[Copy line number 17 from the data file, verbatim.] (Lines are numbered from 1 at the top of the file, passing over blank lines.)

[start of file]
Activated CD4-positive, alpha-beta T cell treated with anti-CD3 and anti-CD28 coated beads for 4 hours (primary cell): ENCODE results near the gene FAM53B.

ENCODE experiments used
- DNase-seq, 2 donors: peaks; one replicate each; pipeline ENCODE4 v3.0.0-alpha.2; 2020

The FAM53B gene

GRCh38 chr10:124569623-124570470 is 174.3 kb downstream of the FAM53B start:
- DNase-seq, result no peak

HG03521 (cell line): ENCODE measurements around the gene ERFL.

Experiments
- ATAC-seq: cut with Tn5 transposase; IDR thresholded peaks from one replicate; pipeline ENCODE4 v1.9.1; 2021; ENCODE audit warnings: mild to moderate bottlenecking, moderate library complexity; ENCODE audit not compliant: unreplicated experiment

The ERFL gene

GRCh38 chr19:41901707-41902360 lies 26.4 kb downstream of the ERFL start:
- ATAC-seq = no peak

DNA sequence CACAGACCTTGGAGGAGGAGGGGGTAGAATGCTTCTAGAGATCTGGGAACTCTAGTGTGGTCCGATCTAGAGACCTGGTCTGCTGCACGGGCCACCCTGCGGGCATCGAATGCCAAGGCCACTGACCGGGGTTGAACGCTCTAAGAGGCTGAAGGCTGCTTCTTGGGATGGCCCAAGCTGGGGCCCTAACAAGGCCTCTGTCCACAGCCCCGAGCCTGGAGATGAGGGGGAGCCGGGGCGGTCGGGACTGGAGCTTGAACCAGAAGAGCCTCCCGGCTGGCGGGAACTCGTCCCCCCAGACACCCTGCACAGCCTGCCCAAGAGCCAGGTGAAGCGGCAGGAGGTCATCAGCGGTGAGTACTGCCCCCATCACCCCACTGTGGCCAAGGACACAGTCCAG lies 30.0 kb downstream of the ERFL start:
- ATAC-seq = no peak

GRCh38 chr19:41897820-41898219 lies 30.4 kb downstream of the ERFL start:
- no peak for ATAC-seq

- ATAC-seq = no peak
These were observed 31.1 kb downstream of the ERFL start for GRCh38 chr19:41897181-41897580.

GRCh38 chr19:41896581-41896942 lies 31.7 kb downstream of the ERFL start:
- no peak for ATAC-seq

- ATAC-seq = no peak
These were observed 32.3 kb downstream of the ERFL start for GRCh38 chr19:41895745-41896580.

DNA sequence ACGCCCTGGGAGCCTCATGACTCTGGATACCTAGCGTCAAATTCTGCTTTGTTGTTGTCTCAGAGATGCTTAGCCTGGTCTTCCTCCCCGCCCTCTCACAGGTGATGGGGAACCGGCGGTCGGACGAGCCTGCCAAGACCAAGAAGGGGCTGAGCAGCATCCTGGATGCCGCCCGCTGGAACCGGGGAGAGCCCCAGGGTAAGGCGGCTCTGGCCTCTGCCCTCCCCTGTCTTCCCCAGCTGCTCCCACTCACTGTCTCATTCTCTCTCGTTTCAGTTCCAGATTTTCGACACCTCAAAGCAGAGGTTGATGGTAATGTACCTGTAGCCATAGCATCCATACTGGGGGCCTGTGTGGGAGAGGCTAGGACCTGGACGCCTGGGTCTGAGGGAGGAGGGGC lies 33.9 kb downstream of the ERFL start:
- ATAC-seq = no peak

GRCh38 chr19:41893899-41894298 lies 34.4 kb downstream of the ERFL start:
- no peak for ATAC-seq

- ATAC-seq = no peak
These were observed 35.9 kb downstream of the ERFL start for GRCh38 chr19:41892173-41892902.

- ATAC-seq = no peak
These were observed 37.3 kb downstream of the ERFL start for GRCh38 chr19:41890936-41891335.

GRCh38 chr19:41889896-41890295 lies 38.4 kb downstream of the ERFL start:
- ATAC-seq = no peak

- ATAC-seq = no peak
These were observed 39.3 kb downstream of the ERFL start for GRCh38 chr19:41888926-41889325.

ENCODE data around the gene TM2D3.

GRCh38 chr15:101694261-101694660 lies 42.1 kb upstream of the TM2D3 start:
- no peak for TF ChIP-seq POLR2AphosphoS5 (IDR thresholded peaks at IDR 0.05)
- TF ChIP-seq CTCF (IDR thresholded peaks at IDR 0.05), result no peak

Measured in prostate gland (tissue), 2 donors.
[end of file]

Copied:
- ATAC-seq = no peak